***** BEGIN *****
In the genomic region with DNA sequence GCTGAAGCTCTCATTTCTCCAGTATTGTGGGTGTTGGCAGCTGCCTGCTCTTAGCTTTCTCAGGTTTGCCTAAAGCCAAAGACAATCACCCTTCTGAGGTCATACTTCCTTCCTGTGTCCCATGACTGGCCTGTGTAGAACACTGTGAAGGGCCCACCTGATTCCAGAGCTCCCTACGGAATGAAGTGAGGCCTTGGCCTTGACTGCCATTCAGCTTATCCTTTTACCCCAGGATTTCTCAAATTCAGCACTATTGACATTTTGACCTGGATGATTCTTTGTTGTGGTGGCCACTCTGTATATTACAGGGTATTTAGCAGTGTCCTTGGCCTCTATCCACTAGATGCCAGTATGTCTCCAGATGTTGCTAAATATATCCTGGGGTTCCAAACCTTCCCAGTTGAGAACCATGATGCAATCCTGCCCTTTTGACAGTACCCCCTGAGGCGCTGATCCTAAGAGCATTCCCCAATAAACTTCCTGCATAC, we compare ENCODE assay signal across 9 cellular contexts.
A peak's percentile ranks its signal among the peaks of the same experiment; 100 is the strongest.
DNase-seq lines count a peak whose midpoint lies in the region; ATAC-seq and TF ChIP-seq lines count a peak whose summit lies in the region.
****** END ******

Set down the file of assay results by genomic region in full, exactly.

In the genomic region with DNA sequence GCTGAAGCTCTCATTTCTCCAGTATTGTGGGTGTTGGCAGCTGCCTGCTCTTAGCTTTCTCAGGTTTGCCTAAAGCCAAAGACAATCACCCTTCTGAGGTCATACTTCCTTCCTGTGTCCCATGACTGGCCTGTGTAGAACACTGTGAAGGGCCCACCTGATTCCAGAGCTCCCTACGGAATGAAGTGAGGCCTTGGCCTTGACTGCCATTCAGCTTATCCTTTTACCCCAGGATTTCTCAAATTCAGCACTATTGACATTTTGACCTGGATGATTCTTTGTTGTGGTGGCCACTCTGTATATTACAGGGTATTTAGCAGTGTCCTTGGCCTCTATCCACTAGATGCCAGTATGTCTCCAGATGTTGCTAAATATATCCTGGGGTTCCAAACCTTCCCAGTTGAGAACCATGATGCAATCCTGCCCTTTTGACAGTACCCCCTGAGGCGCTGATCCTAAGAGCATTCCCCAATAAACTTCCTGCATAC, we compare ENCODE assay signal across 9 cellular contexts.
A peak's percentile ranks its signal among the peaks of the same experiment; 100 is the strongest.
DNase-seq lines count a peak whose midpoint lies in the region; ATAC-seq and TF ChIP-seq lines count a peak whose summit lies in the region.